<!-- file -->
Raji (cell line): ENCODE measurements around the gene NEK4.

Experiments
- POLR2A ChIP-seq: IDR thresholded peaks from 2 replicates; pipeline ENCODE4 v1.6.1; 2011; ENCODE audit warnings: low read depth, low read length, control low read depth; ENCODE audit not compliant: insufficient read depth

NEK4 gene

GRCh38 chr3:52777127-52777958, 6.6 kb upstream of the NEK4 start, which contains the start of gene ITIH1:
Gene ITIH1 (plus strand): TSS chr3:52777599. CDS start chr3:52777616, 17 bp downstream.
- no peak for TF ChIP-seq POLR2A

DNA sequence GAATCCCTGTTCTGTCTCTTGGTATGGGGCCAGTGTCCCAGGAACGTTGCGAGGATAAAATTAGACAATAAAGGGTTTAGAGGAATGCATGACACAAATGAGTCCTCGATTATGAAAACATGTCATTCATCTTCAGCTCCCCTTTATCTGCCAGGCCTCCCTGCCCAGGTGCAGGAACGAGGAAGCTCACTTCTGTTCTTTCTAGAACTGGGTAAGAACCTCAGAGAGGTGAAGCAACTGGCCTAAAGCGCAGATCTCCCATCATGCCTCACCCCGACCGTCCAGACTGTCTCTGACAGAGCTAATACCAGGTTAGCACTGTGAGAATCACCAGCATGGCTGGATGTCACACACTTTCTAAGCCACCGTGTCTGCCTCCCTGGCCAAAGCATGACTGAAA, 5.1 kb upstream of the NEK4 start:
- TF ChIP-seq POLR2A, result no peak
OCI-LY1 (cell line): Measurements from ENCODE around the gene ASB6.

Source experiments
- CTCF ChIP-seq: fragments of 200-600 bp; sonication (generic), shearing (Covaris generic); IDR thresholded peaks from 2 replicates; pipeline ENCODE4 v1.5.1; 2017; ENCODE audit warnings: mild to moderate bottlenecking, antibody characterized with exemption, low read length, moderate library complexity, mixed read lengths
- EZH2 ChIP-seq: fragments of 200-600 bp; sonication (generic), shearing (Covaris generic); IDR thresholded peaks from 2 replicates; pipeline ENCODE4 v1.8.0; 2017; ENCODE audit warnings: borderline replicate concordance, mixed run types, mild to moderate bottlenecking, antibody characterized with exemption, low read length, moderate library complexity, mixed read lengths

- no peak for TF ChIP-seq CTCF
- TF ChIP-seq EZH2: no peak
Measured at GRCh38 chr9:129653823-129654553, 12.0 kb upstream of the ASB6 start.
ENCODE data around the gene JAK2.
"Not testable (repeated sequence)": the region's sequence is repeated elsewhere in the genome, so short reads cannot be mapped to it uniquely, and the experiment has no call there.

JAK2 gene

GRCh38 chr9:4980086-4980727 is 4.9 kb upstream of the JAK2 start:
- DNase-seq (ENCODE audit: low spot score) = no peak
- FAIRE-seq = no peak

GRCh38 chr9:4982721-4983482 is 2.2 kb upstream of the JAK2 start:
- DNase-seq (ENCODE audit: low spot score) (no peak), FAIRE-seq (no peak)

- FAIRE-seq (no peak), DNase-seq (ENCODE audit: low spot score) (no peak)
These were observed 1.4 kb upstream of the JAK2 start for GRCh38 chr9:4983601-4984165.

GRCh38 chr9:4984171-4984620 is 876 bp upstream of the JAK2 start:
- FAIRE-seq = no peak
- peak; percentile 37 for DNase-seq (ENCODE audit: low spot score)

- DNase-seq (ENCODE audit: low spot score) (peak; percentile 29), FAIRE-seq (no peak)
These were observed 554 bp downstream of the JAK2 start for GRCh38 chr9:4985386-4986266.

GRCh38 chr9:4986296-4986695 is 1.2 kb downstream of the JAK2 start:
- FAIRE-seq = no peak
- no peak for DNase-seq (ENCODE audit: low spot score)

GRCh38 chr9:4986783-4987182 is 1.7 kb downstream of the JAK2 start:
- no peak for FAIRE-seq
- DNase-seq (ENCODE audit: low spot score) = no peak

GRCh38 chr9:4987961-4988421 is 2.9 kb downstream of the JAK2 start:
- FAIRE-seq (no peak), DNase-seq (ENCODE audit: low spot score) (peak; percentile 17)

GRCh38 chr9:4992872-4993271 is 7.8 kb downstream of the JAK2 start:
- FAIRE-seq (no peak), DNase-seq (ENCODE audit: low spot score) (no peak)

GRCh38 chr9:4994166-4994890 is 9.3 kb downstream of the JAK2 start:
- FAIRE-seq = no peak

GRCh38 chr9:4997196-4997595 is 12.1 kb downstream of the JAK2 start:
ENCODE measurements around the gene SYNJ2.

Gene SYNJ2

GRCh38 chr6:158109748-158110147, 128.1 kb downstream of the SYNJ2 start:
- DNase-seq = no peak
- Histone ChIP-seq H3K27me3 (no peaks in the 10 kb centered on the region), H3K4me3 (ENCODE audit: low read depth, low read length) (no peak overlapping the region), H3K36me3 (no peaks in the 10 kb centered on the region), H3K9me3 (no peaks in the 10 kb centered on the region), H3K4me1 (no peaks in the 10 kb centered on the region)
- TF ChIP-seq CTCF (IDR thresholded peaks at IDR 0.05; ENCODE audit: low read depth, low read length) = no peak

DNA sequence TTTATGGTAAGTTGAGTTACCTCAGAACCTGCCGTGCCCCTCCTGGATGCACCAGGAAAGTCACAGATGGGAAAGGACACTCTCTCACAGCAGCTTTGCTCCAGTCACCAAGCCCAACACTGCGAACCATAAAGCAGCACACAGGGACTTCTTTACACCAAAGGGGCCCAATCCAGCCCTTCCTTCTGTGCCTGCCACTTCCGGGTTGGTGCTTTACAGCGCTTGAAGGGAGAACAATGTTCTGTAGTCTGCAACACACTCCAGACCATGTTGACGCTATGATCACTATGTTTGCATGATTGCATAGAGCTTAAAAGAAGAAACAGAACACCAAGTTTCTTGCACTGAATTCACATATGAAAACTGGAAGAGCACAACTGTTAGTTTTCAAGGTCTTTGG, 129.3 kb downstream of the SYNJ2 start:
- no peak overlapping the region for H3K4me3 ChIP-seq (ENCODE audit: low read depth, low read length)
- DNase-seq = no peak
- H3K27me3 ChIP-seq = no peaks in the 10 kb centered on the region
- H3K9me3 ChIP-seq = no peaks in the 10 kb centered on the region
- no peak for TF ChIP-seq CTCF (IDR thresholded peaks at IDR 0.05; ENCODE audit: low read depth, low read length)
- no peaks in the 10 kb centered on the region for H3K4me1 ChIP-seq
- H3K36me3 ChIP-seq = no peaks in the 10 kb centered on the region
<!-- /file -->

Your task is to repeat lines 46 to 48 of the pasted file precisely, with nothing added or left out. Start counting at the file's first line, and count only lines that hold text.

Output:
Gene SYNJ2

GRCh38 chr6:158109748-158110147, 128.1 kb downstream of the SYNJ2 start:
- DNase-seq = no peak